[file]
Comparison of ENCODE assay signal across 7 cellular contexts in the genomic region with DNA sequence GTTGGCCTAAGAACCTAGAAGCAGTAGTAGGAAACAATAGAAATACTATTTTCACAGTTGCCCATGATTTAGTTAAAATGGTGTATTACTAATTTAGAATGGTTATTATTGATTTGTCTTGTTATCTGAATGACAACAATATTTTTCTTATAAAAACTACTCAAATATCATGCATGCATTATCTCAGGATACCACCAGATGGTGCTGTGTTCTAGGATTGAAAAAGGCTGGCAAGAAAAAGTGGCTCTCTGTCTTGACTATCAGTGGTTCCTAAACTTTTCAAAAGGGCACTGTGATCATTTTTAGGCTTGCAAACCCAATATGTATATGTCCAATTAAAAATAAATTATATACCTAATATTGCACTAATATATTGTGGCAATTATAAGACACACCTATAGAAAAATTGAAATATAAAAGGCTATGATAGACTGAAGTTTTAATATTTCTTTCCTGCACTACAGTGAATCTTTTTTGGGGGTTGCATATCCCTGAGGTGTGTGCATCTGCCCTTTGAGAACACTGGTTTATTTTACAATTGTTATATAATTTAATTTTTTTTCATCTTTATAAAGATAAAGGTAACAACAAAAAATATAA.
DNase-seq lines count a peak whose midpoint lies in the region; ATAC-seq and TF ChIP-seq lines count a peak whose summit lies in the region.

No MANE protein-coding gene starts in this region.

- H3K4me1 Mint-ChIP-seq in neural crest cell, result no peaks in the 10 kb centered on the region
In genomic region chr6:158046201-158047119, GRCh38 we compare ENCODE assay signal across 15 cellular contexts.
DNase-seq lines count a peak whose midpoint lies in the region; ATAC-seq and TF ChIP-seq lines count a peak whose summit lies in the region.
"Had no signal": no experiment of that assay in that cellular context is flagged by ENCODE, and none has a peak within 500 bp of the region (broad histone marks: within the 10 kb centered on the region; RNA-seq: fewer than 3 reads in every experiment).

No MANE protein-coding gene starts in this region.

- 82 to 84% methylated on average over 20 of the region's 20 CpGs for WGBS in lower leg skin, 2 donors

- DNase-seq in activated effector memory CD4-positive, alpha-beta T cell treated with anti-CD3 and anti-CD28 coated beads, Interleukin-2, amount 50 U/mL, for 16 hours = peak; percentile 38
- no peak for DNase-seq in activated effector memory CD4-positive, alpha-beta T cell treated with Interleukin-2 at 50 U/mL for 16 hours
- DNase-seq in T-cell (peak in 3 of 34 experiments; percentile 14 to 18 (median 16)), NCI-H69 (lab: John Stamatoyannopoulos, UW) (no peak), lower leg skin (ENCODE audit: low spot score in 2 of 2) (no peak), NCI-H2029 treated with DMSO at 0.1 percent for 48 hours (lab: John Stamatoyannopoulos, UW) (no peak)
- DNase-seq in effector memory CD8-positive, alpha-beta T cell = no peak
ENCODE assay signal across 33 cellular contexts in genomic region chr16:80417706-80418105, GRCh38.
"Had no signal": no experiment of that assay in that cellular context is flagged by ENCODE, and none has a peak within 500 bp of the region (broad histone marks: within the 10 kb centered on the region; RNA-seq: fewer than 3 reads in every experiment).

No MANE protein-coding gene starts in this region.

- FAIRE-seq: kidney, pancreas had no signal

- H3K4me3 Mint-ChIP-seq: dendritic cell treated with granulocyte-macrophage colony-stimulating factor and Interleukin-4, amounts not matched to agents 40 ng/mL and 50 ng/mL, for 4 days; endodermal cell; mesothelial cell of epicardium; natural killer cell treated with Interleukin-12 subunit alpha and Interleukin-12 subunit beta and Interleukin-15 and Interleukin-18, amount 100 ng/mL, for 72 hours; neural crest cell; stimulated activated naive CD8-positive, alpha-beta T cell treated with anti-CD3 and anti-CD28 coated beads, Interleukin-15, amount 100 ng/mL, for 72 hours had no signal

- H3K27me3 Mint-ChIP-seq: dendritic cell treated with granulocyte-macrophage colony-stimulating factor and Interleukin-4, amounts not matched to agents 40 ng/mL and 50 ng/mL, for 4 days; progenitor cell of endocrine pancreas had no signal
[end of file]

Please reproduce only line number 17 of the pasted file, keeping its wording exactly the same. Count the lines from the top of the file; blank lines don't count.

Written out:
- FAIRE-seq: kidney, pancreas had no signal